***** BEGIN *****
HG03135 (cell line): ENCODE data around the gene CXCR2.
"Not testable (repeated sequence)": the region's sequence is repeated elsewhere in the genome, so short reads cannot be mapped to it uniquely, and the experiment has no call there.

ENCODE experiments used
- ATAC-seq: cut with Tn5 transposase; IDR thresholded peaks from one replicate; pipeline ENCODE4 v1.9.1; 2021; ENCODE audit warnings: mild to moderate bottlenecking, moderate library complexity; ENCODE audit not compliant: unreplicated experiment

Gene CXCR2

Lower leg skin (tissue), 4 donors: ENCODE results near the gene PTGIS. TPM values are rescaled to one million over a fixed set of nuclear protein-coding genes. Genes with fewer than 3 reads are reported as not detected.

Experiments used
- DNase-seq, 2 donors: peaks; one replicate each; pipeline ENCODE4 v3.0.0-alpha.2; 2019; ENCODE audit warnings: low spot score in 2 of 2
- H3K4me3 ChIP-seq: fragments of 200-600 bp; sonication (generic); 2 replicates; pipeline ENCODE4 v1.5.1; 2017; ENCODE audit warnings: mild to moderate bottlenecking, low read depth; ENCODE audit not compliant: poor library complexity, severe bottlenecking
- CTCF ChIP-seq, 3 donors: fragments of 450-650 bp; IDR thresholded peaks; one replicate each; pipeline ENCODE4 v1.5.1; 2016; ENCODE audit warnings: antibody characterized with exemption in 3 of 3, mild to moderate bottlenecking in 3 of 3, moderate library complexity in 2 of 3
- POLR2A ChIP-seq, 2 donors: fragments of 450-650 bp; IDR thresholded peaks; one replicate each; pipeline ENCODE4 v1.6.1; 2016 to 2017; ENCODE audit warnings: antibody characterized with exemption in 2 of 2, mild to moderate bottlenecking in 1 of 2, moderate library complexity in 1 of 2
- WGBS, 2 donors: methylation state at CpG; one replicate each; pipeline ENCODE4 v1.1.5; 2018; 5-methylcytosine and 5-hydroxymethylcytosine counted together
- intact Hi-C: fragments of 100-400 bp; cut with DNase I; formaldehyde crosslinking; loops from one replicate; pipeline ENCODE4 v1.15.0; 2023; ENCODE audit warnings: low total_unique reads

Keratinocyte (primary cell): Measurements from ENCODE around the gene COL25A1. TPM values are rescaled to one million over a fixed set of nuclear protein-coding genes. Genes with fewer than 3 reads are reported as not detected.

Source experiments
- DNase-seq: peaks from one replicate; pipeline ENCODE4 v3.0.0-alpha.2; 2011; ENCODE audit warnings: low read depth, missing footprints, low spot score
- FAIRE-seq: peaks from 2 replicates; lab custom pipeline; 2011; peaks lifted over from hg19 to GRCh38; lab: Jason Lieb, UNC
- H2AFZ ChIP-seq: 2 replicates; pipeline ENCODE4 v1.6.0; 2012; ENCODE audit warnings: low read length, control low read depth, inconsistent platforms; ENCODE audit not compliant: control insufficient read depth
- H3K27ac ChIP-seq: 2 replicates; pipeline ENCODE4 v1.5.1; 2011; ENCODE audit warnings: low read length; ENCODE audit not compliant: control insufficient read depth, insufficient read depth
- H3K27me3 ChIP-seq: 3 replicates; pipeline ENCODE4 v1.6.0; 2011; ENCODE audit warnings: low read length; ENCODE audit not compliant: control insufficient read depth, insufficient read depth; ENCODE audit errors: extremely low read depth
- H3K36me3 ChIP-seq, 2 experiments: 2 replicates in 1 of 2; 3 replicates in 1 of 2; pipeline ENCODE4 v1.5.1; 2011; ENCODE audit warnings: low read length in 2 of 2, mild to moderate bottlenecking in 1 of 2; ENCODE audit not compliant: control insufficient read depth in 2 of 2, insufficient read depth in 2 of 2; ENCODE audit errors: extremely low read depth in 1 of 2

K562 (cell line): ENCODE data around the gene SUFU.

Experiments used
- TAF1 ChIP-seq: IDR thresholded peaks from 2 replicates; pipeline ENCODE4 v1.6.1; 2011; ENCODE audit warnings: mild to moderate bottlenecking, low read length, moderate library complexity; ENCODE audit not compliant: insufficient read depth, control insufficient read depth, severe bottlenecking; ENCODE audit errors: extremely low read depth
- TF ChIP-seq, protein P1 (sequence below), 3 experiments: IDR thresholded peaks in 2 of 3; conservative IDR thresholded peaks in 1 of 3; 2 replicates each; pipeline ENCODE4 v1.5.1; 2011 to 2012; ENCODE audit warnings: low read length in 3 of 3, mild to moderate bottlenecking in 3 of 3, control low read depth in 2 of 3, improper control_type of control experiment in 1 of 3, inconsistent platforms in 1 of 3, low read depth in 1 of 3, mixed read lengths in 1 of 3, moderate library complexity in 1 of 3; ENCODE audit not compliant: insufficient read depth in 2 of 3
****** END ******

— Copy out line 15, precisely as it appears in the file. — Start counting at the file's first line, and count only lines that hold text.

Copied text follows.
Source experiments